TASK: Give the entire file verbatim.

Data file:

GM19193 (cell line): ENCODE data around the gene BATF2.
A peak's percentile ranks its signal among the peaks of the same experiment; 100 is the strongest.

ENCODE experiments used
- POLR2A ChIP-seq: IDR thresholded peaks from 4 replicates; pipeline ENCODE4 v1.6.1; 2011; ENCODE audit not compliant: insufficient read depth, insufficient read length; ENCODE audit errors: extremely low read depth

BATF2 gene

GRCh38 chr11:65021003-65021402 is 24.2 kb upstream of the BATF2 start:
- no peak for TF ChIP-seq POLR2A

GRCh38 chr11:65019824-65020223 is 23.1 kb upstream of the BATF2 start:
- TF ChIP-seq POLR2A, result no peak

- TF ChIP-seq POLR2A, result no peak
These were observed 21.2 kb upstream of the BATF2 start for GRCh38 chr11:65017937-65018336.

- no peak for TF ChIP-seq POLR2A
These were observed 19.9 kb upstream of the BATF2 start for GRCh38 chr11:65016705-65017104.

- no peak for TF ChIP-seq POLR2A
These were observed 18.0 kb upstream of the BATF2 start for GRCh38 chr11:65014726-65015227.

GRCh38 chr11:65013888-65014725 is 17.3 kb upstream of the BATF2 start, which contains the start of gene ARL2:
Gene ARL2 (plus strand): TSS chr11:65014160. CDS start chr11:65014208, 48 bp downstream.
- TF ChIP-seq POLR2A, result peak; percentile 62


GM19193 (cell line): ENCODE data around the gene BATF2.
A peak's percentile ranks its signal among the peaks of the same experiment; 100 is the strongest.

ENCODE experiments used
- POLR2A ChIP-seq: IDR thresholded peaks from 4 replicates; pipeline ENCODE4 v1.6.1; 2011; ENCODE audit not compliant: insufficient read depth, insufficient read length; ENCODE audit errors: extremely low read depth

BATF2 gene

GRCh38 chr11:65021003-65021402 is 24.2 kb upstream of the BATF2 start:
- no peak for TF ChIP-seq POLR2A

GRCh38 chr11:65019824-65020223 is 23.1 kb upstream of the BATF2 start:
- TF ChIP-seq POLR2A, result no peak

- TF ChIP-seq POLR2A, result no peak
These were observed 21.2 kb upstream of the BATF2 start for GRCh38 chr11:65017937-65018336.

- no peak for TF ChIP-seq POLR2A
These were observed 19.9 kb upstream of the BATF2 start for GRCh38 chr11:65016705-65017104.

- no peak for TF ChIP-seq POLR2A
These were observed 18.0 kb upstream of the BATF2 start for GRCh38 chr11:65014726-65015227.

GRCh38 chr11:65013888-65014725 is 17.3 kb upstream of the BATF2 start, which contains the start of gene ARL2:
Gene ARL2 (plus strand): TSS chr11:65014160. CDS start chr11:65014208, 48 bp downstream.
- TF ChIP-seq POLR2A, result peak; percentile 62